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Heatwave by Victor Jestin, translated by Sam Taylor - Review

Monday, February 13, 2023

I picked this book up in Waterstones a few weeks back, because I was intrigued by the premise of it. I started it at the end of January, and it just took me a couple of days to read because it's not very long, it's a novella really. I don't often read books in translation but every now and then I do, and I always really enjoy them when I do. I did feel like here there were a few phrases that seemed to have been translated a little oddly, but mostly I liked it.

The book is set in France, in Landes in south west France, on the type of campsite where I spent an awful lot of my formative years so could imagine perfectly. While the book is obviously set in pretty much present day, which is obvious due to the use of mobile phones/camera phones, it has a feeling that it could be set basically any time from the 1970s until now. It's got a real timeless feeling, like you might be at the campsite forever, every summer, for the rest of your life.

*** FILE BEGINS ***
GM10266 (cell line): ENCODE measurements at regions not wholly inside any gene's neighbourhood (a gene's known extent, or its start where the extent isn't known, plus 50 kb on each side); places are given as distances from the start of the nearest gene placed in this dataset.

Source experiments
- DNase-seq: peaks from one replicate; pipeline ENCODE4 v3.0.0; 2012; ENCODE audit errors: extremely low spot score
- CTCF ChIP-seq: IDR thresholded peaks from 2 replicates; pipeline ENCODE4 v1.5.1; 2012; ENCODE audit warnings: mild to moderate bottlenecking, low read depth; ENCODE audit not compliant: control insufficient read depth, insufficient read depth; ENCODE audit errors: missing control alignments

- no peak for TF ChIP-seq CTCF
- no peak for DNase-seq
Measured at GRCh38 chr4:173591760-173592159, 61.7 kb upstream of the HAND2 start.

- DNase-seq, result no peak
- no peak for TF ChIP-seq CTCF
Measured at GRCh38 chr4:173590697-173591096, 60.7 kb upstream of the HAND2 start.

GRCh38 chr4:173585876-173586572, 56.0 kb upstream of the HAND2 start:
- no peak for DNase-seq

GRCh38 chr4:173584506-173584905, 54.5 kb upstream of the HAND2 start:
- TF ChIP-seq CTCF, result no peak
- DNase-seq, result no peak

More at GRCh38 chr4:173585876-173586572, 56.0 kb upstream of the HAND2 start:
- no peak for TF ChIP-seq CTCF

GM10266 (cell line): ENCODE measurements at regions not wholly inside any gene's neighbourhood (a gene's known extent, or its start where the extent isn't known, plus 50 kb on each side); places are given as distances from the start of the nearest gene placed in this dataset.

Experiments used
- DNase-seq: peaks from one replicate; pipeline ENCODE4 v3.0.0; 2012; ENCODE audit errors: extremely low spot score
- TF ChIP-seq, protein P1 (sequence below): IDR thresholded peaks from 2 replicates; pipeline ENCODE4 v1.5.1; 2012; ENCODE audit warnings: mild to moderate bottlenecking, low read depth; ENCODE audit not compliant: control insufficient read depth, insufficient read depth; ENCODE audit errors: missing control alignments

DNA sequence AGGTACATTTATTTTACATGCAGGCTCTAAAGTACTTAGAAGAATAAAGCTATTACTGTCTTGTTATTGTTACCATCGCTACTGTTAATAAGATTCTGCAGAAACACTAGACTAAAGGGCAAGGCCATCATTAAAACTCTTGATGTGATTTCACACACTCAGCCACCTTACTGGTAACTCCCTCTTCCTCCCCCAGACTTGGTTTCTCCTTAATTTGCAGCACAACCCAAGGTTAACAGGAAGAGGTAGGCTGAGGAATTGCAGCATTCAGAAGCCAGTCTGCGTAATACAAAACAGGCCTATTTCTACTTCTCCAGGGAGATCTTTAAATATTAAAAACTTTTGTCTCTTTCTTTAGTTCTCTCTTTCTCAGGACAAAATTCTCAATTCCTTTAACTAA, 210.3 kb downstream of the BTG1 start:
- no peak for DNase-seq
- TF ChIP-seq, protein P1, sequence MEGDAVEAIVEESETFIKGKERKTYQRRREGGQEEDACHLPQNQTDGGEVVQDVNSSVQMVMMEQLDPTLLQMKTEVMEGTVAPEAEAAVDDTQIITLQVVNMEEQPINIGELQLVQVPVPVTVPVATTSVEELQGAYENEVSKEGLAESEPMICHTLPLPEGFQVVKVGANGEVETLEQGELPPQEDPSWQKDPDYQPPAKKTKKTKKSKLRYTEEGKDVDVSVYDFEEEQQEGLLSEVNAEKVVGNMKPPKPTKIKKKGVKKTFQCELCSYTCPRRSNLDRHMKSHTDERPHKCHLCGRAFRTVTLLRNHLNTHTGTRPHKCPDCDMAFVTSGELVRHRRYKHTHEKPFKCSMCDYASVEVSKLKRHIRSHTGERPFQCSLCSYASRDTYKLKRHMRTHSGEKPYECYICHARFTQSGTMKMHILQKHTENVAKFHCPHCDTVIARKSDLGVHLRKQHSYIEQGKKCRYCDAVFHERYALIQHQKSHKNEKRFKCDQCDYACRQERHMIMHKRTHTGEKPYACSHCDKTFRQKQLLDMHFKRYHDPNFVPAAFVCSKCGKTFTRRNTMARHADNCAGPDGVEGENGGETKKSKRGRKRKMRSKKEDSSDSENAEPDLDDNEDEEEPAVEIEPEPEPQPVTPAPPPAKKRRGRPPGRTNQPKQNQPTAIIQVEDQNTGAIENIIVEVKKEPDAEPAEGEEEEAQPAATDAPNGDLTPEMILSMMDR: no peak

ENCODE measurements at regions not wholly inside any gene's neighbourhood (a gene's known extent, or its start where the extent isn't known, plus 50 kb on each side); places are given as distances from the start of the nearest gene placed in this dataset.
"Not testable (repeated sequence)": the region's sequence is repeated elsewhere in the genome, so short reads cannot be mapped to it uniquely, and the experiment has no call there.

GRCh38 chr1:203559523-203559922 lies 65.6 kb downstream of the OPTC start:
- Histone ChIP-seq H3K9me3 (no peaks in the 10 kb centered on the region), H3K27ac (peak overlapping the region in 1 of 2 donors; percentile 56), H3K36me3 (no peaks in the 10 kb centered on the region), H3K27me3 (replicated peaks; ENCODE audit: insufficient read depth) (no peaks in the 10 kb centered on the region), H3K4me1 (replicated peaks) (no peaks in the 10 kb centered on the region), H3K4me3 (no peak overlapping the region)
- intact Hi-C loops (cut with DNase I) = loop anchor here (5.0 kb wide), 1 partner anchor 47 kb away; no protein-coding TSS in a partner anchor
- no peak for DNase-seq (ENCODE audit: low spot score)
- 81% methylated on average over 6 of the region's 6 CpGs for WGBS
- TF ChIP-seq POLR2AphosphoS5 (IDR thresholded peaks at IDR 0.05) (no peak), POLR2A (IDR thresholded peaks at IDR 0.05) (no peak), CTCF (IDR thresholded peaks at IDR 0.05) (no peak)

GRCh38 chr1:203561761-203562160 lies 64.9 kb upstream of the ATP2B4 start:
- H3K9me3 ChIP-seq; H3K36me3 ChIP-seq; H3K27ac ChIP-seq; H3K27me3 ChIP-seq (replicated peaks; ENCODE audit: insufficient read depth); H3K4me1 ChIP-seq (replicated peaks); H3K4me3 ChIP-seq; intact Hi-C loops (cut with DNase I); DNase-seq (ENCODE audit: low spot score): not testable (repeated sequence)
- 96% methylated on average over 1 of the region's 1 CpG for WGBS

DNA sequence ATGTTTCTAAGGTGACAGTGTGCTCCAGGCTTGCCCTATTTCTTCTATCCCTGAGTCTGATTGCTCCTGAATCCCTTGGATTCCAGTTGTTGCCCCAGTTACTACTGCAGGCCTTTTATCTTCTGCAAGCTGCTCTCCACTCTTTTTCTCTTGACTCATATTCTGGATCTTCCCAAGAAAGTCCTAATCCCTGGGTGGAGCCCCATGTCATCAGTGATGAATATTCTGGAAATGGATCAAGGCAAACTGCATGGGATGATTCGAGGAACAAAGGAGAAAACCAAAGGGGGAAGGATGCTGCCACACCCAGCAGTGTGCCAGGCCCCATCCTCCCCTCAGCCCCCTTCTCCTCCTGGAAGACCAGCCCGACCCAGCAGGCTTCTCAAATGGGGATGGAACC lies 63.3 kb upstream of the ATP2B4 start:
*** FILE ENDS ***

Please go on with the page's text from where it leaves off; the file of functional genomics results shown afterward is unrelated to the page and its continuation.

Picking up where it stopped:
So, the story. Leonard is a shy seventeen year old, plagued by body insecurities and the fact that he can't seem to talk to girls. He is on holiday with his parents, his fifteen year old brother, and his younger sister. Oh and their dog, Bubble. At the beginning of the novel Leo watches as Oscar, a popular boy, strangles himself to death on the ropes of a swing. Leo doesn't try to help, and doesn't then raise the alarm when Oscar has died. He then decides to bury Oscar's body in a sand dune on the beach. It's late, and all the parties have finished, so no one sees him do it. Leo goes to bed, ready for his family's last day at the camp.

On the Saturday, Leo feels immediately guilty over Oscar, feels Oscar's body calling to him, and feels awful throughout the day. He talks to two girls, one of whom was kind of having a thing with Oscar. He speaks to Oscar's mum, who is not at first alarmed by Oscar's disappearance, but who reports him missing later on. The book is set over twenty four hours and I really liked it. I'm giving it four out of five. 

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